"Oh, I thought I remembered that at Poynton you had told me a day, and that it was near at hand."
"I dare say I did; it was for the 19th. But we've altered that—she wants to shift it." He looked out of the window; then he said: "In fact, it won't come off till Mummy has come round."
"Come round?"
"Put the place as it was." In his offhand31 way he added: "You know what I mean!"
He spoke not impatiently, but with a kind of intimate familiarity, the sweetness of which made her feel a pang32 for having forced him to tell her what was embarrassing to him, what was even humiliating. Yes indeed, she knew all she needed: all she needed was that Mona had proved apt at putting down that wonderful patent-leather foot. Her type was misleading only to the superficial, and no one in the world was less superficial than Fleda. She had guessed the truth at Waterbath and she had suffered from it at Poynton; at Ricks the only thing she could do was to accept it with the dumb exaltation that she felt rising. Mona had been prompt with her exercise of the member in question, for it might be called prompt to do that sort of thing before marriage. That she had indeed been premature33 who should say save those who should have read the matter in the full light of results? Neither at Waterbath nor at Poynton had even Fleda's thoroughness discovered all that there was—or rather, all that there was not—in Owen Gereth. "Of course it makes all the difference!" she said in answer to his last words. She pursued, after considering: "What you wish me to say from you then to your mother is that you demand immediate6 and practically complete restitution34?"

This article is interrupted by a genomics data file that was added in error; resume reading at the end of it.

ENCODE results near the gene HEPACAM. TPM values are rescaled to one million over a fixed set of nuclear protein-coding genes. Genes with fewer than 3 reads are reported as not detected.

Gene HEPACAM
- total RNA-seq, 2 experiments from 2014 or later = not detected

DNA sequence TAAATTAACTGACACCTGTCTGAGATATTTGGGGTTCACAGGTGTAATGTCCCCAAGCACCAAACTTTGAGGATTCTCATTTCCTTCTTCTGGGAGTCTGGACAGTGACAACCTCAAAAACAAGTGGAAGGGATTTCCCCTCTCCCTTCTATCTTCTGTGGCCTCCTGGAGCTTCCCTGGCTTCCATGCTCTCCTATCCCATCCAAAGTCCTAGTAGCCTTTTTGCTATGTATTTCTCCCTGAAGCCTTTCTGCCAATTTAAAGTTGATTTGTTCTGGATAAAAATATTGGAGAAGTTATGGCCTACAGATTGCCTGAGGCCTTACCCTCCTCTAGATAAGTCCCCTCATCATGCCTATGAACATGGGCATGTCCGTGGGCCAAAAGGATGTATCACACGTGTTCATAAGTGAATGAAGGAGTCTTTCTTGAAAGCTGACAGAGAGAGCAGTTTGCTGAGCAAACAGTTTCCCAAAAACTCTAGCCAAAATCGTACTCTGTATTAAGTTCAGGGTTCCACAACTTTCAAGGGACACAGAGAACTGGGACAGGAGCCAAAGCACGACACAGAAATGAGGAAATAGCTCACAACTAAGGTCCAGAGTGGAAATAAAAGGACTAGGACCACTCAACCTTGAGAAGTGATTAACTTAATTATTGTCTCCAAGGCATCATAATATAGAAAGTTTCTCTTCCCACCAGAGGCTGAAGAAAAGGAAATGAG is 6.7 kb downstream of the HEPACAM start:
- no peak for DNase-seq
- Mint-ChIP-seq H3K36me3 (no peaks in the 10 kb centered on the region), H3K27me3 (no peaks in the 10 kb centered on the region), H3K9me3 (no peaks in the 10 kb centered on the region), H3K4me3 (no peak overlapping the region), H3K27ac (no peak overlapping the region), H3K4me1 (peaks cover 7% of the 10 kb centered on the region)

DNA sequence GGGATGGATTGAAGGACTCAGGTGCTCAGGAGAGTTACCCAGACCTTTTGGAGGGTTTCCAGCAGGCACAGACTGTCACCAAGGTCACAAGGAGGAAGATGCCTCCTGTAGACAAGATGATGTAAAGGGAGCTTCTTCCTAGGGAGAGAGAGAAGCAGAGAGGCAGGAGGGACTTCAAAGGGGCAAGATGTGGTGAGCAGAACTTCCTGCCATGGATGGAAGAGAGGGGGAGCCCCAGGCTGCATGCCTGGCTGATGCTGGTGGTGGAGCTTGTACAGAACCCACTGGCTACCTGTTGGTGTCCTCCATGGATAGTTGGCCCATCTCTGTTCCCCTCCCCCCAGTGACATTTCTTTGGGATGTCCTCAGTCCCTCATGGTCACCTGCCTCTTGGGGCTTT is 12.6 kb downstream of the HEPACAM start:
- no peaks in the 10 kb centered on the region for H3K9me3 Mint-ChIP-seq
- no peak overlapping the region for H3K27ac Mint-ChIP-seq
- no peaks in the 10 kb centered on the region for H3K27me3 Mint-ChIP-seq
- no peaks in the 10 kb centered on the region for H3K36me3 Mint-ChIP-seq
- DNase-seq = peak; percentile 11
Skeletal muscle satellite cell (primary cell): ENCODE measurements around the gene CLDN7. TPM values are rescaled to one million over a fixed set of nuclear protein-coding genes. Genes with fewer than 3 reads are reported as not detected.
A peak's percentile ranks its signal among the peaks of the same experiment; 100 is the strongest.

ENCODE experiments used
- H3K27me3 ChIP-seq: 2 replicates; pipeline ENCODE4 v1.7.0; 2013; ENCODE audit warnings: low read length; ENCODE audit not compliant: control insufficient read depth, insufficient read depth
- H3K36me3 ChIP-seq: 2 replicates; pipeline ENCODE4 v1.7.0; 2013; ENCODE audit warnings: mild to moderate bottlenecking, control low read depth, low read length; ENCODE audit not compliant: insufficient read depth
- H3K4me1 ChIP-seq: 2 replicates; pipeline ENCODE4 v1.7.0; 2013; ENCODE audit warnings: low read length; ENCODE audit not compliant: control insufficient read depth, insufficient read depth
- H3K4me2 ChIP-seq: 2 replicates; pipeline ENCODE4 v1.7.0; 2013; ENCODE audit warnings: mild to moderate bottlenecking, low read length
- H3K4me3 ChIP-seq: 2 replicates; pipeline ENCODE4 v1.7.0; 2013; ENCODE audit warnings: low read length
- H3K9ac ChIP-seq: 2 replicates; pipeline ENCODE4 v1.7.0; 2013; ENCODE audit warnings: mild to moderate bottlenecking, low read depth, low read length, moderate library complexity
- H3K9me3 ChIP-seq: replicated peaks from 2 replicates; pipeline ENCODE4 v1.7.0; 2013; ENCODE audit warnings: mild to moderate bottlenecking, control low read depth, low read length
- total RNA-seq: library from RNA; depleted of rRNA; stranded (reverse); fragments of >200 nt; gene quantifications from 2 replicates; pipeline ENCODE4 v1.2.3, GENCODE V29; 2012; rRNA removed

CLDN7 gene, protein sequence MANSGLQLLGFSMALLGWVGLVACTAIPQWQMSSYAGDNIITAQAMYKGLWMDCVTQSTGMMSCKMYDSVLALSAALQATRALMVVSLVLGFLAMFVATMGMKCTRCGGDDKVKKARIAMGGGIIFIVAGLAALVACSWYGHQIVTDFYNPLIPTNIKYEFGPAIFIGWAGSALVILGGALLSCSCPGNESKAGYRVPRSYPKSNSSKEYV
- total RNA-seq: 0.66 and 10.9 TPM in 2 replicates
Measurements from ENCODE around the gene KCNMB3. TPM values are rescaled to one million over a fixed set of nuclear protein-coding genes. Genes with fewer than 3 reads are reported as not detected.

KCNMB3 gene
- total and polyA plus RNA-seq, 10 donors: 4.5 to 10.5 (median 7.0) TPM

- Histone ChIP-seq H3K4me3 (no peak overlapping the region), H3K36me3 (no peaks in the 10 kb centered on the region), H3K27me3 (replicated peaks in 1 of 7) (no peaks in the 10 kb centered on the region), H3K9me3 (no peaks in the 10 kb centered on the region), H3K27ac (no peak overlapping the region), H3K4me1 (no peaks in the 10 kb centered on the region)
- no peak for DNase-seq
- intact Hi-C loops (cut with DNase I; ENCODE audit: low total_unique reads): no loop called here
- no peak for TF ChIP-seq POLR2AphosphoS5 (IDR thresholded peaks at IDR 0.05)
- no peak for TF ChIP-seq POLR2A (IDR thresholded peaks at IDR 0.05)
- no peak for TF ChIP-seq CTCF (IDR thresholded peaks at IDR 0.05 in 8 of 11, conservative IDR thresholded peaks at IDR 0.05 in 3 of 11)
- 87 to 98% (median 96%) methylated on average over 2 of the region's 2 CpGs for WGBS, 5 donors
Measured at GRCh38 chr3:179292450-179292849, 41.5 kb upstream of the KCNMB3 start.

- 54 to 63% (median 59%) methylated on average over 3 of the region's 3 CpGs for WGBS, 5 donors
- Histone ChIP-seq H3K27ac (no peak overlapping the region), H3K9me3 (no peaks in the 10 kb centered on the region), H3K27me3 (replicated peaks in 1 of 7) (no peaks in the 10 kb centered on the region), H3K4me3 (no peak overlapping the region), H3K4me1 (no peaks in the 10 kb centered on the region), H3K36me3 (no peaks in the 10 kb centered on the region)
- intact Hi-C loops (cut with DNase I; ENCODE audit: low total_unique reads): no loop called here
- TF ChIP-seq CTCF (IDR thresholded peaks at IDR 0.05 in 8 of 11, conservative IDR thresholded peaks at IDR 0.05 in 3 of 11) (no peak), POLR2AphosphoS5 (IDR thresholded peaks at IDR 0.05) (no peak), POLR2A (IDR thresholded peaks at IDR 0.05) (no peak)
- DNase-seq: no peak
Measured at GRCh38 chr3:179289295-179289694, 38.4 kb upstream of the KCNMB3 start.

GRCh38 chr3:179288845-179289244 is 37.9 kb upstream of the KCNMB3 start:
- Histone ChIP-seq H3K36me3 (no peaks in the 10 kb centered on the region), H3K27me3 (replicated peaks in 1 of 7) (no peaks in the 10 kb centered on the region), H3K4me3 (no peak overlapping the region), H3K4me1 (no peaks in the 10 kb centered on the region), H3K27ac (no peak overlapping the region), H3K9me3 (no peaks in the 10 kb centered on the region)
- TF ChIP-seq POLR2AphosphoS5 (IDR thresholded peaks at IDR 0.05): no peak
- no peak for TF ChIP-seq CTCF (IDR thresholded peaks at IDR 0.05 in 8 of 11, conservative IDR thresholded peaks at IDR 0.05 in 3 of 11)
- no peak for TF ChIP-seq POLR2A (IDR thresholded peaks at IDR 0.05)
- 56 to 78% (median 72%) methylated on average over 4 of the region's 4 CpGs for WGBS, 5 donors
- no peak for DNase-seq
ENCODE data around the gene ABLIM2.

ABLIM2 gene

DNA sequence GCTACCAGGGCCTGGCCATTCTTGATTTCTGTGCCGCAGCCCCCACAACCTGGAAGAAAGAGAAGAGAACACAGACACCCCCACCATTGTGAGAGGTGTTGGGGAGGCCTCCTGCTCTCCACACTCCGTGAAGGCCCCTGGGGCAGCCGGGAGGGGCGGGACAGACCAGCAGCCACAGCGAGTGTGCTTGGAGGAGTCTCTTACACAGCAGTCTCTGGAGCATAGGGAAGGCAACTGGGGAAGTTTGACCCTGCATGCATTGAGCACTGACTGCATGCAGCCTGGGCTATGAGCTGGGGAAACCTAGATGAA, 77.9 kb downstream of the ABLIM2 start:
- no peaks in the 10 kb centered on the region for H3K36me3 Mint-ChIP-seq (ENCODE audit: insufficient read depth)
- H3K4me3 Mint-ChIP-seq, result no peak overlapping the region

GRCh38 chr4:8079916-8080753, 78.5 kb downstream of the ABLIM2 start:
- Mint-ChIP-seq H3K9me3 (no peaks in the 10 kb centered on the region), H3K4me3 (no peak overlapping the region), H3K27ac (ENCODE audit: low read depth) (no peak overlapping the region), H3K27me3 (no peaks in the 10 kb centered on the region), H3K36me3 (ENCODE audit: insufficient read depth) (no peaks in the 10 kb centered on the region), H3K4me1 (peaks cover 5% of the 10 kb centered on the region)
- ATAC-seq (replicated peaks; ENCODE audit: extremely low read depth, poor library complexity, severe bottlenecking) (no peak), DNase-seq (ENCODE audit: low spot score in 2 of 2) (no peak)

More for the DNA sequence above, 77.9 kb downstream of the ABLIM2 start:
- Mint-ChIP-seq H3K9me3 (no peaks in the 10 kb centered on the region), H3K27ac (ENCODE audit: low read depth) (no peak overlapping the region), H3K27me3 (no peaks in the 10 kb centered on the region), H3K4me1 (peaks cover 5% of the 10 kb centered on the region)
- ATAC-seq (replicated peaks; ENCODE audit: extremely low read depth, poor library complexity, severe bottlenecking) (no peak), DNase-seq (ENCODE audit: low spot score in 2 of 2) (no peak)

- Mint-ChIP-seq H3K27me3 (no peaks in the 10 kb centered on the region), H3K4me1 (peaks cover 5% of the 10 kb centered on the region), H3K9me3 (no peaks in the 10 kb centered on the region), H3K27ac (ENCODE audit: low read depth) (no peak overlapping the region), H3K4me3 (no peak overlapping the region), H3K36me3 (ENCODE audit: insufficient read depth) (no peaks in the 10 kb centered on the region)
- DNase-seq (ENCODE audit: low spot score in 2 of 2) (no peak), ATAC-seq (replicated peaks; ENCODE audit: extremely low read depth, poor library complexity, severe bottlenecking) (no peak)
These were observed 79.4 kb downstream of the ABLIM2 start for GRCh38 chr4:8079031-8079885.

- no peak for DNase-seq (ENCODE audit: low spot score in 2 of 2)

"Yes, please. It's tremendously good of you."
"Very well, then. Will you wait?"
"For Mummy's answer?" Owen stared and looked perplexed35; he was more and more fevered with so much vivid expression of his case. "Don't you think that if I'm here she may hate it worse—think I may want to make her reply bang off?"
Fleda thought. "You don't, then?"
"I want to take her in the right way, don't you know?—treat her as if I gave her more than just an hour or two."
"I see," said Fleda. "Then, if you don't wait—good-bye."
This again seemed not what he wanted. "Must you do it bang off?"
"I'm only thinking she'll be impatient—I mean, you know, to learn what will have passed between us."
"I see," said Owen, looking at his gloves. "I can give her a day or two, you know. Of course I didn't come down to sleep," he went on. "The inn seems a horrid36 hole. I know all about the trains—having no idea you were here." Almost as soon as his interlocutress he was struck with the absence of the visible, in this, as between effect and cause. "I mean because in that case I should have felt I could stop over. I should have felt I could talk with you a blessed sight longer than with Mummy."
"We've already talked a long time," smiled Fleda.
"Awfully, haven't we?" He spoke with the stupidity she didn't object to. Inarticulate as he was, he had more to say; he lingered perhaps because he was vaguely37 aware of the want of sincerity38 in her encouragement to him to go. "There's one thing, please," he mentioned, as if there might be a great many others too. "Please don't say anything about Mona."
She didn't understand. "About Mona?............